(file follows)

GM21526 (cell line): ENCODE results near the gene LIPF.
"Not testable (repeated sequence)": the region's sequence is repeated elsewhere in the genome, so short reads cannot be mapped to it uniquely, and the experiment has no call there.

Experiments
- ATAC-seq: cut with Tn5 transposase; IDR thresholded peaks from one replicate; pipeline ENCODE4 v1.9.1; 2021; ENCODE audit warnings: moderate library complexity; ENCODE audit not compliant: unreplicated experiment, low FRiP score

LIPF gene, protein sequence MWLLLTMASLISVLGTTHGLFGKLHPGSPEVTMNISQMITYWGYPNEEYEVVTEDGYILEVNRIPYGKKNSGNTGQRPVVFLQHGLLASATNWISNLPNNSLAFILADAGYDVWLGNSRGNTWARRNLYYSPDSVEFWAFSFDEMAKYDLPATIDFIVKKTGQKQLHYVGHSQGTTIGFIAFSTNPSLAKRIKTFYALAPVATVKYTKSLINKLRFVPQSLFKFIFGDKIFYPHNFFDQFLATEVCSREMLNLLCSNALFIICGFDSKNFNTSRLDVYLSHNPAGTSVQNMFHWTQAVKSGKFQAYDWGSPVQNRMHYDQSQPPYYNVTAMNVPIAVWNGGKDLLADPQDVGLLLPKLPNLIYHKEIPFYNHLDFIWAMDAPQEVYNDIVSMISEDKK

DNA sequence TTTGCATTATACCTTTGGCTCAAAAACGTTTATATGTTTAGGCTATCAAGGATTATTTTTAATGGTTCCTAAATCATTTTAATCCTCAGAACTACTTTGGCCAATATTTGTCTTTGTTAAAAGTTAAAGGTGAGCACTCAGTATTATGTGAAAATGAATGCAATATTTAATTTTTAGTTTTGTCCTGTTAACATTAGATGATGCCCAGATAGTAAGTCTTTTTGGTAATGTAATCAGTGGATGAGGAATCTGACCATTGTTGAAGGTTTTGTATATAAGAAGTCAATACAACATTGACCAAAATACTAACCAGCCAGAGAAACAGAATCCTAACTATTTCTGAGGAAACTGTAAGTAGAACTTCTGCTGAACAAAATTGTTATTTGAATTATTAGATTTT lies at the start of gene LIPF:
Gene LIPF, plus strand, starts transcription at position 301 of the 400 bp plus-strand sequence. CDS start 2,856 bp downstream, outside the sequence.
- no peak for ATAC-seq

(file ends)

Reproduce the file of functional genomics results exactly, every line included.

GM21526 (cell line): ENCODE results near the gene LIPF.
"Not testable (repeated sequence)": the region's sequence is repeated elsewhere in the genome, so short reads cannot be mapped to it uniquely, and the experiment has no call there.

Experiments
- ATAC-seq: cut with Tn5 transposase; IDR thresholded peaks from one replicate; pipeline ENCODE4 v1.9.1; 2021; ENCODE audit warnings: moderate library complexity; ENCODE audit not compliant: unreplicated experiment, low FRiP score

LIPF gene, protein sequence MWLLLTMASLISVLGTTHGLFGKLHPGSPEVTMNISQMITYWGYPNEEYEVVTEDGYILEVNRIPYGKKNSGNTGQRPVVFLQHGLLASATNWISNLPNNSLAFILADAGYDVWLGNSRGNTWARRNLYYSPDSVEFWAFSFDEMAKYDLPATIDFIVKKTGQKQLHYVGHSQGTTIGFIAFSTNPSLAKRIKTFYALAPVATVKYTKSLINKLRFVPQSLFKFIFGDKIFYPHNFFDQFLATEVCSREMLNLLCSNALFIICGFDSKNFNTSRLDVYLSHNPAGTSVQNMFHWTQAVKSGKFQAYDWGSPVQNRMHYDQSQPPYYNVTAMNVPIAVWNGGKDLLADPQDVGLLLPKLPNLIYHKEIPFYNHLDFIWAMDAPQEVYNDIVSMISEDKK

DNA sequence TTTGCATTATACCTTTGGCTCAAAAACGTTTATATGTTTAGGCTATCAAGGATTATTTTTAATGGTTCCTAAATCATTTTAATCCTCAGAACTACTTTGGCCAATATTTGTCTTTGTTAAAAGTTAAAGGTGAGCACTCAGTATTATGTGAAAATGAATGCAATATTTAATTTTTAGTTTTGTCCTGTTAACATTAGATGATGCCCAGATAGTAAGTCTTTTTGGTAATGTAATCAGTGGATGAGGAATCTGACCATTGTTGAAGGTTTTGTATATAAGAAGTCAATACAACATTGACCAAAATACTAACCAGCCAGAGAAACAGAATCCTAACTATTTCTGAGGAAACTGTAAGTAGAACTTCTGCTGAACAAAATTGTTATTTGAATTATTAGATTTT lies at the start of gene LIPF:
Gene LIPF, plus strand, starts transcription at position 301 of the 400 bp plus-strand sequence. CDS start 2,856 bp downstream, outside the sequence.
- no peak for ATAC-seq